Which basic ingredients do I need in my cupboards?
If you have most of the following things in your cupboard and fridge then you should always be able to cook, or use these as a basis to cook, something from scratch which is healthy and tasty.
Store cupboard: Tinned tomatoes, pasta, basmati rice, brown rice, tinned pulses e.g. chickpeas, salt, black pepper, spices and herbs, olive oil, vinegar, stock cubes, plain/all-purpose flour, caster/superfine sugar, baking powder, eggs.
Fridge: Butter, milk, natural (plain) yoghurt, cheddar cheese, celery.
Freezer: Frozen peas, pastry.
Larder: White onions, red onions, carrots, potatoes, garlic, lemon.
In the US, a medium egg is defined as greater than 1.75oz, a large egg is defined as greater than 2.25oz. These sizes are smaller than the UK, so a US extra large egg is equivalent to a UK large egg. In the UK, medium eggs weigh (in their shells) between 53g and 63g, and large eggs weigh between 63g and 73g. If you are so inclined, you could pick out the larger eggs in the box and weigh them, then if they are at the top end of the medium weight range, you should just be able to use them instead of large eggs. In Australia, a medium egg is defined as an average of 43g, a large egg as 52g and an extra large as 60g. So an Australian extra large egg is the equivalent to a UK large egg.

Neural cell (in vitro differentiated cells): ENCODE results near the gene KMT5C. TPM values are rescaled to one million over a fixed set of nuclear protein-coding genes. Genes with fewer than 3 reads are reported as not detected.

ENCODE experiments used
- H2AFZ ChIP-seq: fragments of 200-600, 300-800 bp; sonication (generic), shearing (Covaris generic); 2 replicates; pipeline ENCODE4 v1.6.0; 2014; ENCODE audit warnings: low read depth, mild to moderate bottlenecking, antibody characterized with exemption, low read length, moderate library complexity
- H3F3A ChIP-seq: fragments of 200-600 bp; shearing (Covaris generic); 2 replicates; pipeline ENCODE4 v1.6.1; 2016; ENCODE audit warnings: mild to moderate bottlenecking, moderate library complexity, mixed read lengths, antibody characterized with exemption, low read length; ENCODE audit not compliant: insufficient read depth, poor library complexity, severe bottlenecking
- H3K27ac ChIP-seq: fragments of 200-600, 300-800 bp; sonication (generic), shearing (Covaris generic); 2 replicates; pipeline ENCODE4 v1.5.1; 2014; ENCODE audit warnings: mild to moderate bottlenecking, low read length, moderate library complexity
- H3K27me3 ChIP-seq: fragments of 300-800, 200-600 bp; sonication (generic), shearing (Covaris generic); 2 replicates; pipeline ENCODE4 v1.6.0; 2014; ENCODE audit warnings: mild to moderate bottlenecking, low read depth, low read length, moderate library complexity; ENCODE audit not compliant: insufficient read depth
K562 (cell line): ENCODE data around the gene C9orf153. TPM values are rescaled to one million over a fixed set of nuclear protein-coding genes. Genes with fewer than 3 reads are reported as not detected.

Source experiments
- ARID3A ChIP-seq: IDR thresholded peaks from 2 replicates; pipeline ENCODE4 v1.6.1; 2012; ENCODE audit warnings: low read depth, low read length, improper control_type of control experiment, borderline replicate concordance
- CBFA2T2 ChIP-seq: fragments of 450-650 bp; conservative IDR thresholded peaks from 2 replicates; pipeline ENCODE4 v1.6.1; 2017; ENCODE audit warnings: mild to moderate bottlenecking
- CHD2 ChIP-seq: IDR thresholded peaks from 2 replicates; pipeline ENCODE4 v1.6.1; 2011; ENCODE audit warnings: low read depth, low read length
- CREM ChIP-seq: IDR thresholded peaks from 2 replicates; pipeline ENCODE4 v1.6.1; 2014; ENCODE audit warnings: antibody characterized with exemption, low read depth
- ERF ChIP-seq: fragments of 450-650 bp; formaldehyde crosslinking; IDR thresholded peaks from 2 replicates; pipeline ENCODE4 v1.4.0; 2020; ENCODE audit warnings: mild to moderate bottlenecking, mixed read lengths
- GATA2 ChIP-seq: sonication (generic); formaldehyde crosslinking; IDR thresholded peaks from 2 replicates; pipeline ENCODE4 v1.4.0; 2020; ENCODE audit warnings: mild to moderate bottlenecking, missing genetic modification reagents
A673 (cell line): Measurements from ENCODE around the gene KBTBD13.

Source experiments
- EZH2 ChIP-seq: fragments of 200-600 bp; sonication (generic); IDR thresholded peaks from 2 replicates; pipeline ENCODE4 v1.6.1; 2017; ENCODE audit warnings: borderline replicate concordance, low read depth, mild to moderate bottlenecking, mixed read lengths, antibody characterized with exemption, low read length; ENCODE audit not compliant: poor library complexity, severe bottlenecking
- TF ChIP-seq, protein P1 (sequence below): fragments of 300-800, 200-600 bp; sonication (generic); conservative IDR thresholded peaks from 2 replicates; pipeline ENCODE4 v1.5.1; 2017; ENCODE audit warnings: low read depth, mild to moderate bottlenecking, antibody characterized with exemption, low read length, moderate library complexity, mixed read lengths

Officially, a US cup is 240ml (or 8.45 imperial fluid ounces). This is slightly different from an Australian, Canadian and South African cup, which is usually 250ml. As long as you use the same cup for measuring out each of your ingredients, the proportions should work out the same.